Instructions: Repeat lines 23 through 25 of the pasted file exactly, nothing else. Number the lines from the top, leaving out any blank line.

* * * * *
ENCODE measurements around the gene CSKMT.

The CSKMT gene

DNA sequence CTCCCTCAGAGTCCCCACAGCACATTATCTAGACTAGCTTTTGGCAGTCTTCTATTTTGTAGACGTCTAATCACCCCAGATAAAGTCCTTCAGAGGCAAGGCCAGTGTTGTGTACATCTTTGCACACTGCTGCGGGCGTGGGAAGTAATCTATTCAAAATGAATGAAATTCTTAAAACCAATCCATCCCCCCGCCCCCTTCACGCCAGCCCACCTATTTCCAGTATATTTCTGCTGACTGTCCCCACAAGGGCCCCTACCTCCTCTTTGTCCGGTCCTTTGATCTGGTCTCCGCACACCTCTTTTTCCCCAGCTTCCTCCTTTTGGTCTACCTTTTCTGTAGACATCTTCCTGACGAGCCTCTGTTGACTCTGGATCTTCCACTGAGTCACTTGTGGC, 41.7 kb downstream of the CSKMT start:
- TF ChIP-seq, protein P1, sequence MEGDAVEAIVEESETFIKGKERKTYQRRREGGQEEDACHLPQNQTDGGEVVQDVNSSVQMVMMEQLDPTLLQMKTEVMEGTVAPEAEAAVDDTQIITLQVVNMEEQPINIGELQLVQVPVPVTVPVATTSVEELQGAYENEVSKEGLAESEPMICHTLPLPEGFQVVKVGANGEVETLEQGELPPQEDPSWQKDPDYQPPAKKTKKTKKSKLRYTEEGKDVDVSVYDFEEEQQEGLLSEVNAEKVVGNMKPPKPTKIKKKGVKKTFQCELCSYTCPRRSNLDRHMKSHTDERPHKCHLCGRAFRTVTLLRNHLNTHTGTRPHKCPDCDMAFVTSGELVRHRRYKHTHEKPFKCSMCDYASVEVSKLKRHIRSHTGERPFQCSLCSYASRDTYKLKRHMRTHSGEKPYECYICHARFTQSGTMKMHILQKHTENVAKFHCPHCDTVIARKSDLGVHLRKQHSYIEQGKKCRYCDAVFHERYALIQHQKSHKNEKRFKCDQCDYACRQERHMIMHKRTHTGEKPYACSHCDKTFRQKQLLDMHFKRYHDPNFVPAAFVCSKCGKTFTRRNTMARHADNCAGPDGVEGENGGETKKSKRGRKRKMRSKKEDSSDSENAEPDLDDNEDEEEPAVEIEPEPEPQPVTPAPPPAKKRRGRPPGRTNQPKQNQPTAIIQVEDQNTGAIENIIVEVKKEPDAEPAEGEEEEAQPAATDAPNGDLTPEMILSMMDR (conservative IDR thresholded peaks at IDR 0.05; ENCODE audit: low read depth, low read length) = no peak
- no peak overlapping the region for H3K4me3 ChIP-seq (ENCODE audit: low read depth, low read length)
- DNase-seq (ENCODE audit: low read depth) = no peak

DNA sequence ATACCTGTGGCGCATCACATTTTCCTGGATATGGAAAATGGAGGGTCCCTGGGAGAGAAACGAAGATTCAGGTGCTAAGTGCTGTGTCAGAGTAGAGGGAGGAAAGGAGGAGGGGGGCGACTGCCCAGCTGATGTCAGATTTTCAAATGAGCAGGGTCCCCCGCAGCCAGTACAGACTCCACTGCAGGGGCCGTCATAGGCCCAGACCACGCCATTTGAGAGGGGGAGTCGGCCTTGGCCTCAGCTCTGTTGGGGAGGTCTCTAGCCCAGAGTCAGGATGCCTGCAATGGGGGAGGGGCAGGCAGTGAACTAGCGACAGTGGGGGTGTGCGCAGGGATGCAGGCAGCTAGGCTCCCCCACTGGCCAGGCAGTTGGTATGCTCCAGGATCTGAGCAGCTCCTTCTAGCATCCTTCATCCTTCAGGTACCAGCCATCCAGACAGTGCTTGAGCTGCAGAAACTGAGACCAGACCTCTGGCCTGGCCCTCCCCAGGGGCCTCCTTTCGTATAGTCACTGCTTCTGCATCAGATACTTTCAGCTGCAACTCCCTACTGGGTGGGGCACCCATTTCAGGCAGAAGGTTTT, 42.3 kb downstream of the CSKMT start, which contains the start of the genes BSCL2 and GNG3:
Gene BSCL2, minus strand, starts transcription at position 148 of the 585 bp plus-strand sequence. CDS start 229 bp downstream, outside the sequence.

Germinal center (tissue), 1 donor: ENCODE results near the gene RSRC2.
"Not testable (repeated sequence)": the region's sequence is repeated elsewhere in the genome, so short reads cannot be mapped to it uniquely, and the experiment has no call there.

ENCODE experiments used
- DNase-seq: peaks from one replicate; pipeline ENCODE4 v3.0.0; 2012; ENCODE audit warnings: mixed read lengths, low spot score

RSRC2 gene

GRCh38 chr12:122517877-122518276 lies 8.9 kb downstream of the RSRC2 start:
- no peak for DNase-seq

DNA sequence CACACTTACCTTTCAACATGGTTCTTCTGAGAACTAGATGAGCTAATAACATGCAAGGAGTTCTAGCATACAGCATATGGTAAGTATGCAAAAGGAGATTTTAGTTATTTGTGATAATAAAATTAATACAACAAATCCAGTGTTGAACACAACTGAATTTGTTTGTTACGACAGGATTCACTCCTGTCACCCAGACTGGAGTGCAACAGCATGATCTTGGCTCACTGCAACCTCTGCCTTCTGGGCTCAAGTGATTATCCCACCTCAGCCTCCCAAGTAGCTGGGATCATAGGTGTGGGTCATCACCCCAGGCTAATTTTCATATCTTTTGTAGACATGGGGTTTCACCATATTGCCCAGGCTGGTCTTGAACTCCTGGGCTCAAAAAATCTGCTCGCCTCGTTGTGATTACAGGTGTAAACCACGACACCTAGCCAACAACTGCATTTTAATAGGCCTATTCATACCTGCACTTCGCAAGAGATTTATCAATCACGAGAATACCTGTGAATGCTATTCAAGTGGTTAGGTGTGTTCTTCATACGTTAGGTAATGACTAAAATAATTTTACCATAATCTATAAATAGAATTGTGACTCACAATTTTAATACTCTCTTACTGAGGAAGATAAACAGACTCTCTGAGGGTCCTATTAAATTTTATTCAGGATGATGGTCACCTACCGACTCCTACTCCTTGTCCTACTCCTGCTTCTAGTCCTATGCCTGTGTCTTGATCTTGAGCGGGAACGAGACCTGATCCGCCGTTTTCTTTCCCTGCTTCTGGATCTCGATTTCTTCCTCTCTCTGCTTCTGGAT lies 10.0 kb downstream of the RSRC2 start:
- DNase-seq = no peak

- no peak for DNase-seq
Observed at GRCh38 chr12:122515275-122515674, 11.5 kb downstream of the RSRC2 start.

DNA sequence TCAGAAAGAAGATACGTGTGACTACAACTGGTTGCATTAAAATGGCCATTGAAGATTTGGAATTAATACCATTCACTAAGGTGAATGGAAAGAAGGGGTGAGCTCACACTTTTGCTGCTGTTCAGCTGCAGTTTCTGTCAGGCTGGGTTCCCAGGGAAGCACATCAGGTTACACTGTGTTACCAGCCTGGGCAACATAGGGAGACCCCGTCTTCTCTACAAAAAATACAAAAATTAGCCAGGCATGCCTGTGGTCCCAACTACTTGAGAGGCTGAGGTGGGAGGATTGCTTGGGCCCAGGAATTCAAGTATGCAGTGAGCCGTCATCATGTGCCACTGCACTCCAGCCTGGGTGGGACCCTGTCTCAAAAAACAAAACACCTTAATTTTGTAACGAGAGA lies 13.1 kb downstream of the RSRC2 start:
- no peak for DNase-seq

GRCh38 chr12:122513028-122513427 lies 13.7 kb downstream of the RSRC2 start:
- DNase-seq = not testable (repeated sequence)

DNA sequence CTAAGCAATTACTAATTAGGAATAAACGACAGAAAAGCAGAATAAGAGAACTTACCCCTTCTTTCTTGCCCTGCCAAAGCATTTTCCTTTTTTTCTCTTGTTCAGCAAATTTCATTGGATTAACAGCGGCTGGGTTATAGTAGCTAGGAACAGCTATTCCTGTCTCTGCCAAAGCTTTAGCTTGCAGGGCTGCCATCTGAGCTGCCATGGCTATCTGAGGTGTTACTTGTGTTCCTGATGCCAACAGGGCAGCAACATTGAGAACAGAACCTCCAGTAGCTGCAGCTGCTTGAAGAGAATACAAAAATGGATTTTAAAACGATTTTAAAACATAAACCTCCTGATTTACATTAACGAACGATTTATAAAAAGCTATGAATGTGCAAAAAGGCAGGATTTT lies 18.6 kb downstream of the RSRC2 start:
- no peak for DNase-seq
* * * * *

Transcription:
- DNase-seq = not testable (repeated sequence)

DNA sequence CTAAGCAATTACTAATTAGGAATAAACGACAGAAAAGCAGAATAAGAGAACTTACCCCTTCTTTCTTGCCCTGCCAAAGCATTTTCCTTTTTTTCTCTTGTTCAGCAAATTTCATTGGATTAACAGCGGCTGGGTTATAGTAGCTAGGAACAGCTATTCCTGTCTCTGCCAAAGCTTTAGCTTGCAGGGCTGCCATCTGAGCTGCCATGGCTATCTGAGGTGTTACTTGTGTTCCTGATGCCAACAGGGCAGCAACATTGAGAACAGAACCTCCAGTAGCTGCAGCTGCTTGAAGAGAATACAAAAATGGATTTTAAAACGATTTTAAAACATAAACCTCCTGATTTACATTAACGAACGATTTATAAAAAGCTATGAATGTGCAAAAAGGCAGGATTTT lies 18.6 kb downstream of the RSRC2 start:
- no peak for DNase-seq